When it comes to any type of a vacation or getaway, there are certain things you want to pack. But, in the case of bike tours, it’s less about swimming suits and surfboards and more along the lines of gear and types of clothing you should be packing. If you have never been on bike tours before and you want to be ahead of the game, this list is a great place to start because it’s a checklist of sorts that talks to you about different locations and what types of gear you might consider taking with you on your scenic trip – long or short. Be sure to read all of the tips below so you can pack accordingly. By the way, your list may vary depending on if you are doing this solo – without a support van or with a support van. For this list we have compiled a checklist for solo trips – without support vans.
Since you will be doing this solo and you won’t have a support van, you will need to carry all of your clothes, food, necessities and gear on the bike with you. This obviously means that the lighter the load the better the trip. But, if it were me, my pyramid of importance would go; gear most important, first aid or emergency stuff second, food and water third and clothing fourth. This is especially true if you are doing just a few days trip – you won’t exactly need 6 change of clothes for 6 days, but you will need quite a bit of food! Just watch your importance and find out what is the most important for your trip. For gear though, consider things like; carriers, Rear and front pannier rack and bags, water bottles and your bike of course!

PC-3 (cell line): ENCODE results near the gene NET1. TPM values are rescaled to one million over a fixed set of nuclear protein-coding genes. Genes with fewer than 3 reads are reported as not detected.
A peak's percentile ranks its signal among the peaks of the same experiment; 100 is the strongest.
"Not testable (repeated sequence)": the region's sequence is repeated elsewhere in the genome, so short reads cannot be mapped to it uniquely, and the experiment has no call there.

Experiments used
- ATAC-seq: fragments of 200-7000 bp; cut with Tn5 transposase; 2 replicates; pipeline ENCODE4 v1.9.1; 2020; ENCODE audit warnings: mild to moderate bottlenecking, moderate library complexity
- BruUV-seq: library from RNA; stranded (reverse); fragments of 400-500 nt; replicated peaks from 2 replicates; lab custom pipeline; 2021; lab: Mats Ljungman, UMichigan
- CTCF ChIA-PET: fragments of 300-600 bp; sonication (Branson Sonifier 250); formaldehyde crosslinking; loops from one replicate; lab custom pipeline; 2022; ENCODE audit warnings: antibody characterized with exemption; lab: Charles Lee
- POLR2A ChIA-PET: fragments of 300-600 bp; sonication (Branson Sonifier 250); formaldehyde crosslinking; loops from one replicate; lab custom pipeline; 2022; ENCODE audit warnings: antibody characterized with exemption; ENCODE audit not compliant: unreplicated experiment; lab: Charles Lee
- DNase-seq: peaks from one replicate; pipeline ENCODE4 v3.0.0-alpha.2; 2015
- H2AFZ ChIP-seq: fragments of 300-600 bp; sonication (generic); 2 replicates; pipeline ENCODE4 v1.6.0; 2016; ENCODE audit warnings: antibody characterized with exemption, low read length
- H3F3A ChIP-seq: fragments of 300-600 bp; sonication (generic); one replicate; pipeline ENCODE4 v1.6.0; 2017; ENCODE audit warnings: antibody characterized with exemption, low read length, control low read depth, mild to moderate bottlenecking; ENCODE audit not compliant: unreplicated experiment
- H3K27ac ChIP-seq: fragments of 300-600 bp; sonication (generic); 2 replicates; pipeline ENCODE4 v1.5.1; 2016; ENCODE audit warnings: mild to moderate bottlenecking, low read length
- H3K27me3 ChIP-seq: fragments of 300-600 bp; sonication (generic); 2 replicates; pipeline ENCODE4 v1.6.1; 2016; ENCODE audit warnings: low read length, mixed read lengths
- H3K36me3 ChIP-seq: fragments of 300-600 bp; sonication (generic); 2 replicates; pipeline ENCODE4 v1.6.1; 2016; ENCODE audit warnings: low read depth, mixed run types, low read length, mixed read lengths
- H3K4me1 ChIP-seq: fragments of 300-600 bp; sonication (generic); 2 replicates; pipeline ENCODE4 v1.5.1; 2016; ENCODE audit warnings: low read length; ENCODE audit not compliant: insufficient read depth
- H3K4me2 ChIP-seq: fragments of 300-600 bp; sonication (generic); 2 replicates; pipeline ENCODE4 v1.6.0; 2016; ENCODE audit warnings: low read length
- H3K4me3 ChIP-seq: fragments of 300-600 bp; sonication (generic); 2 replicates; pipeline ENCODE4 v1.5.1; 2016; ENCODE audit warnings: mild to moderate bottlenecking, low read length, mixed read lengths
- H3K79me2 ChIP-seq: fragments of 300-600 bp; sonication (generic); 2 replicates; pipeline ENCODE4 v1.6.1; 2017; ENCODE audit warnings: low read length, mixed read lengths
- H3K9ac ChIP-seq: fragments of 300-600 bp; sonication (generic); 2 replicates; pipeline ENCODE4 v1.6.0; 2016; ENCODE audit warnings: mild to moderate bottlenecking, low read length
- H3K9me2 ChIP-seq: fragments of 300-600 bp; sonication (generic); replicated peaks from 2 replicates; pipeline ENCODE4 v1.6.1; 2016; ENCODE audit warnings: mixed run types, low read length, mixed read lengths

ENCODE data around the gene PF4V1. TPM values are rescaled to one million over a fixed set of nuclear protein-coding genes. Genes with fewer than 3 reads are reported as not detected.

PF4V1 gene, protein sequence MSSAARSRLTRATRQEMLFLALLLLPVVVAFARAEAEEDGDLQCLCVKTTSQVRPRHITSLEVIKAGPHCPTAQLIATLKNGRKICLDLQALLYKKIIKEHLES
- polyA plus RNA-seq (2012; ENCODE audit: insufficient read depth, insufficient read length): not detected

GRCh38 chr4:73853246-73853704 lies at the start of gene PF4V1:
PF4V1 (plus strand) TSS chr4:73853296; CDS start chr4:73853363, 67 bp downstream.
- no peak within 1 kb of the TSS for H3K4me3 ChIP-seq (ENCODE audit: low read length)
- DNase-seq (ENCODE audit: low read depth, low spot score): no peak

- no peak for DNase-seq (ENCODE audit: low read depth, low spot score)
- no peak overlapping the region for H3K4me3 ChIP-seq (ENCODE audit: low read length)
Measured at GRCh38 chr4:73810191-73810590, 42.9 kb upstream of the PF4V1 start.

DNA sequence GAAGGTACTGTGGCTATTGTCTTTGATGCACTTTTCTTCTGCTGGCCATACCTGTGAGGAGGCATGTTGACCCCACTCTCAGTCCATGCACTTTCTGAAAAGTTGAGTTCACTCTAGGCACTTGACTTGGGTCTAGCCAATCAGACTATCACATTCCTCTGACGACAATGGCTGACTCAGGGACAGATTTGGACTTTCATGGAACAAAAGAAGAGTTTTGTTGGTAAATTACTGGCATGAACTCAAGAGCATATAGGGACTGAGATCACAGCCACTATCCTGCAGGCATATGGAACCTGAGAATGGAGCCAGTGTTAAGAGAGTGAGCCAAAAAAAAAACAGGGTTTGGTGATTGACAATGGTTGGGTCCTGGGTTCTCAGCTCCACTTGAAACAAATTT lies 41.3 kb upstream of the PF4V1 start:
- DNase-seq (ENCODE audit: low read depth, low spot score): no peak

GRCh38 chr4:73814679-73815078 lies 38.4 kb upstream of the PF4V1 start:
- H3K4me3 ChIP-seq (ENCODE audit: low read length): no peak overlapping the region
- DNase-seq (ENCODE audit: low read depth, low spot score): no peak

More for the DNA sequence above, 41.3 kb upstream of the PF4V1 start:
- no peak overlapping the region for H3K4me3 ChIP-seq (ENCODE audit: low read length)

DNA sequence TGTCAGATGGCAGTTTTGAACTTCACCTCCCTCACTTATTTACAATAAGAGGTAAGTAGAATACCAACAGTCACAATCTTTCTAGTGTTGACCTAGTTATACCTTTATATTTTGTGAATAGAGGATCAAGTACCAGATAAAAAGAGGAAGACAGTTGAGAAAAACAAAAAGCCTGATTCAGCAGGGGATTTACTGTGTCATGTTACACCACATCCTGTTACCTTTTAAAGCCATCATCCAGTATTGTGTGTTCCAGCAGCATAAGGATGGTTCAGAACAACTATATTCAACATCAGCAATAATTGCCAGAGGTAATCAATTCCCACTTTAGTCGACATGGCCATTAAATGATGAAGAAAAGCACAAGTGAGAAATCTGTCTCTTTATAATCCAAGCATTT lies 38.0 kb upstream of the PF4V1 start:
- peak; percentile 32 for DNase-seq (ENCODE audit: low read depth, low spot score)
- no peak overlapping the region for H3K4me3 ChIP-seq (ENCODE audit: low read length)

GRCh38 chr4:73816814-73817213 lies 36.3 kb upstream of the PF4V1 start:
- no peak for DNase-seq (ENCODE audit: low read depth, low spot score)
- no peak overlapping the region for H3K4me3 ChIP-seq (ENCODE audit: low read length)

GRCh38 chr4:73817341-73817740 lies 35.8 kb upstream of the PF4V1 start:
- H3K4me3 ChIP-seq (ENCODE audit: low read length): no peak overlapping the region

The second you think “Nothing will go wrong here” is about the second that something does go wrong. Now, I’m not saying you will definitely get bit by a snake or you will definitely get a scraped shin or knee, but hey accidents happen – that’s why they are called accidents. It’s better to be prepared ahead of time and have what you need, than to not be prepared and not have what you need. It’s also important to pay attention to your surroundings. For example, if you are going someplace cold, you might want to keep those short biker shorts at home. Or if you are going someplace hot, bring extra water bottles for dehydration. You also need to consider bringing emergency and first aid equipment like a first aid box, bike repair kit, and a few extra things like some extra cash – as well as some quarters for those cases where your cell phone stops working, a calling card to call out, etc.
For a lot of people this is going to be a big list, and that’s okay. It’s not just about shirts, shoes and pants/shorts, it’s about things like bike helmet(s), cycling shorts that are padded, leg warmers for those cooler nights or cooler days, cycling socks – you should have at least 2-3 pairs for every 3 days, just in case, make sure they are a synthetic material and that they fit well with your shoes. You also need cycling shirts, a windbreaker or two, a rain suit or poncho if you want to get less technical, and a warm fleece layer. Remember that just because a place is hot during the day doesn’t mean its automatically going to be hot at night. In fact, a lot of locations out there that have sweltering heat while the sun is up have 40 degree weather at night such as the desert. You also want to get yourself some cycling gloves to keep your hands from developing sores and blisters, cycling shoes that offer pedal clips or clasps to help keep your feet on the bike pedals and some nice wraparound sunglasses and/or a visor to keep the sun out of your eyes and the sun off your head.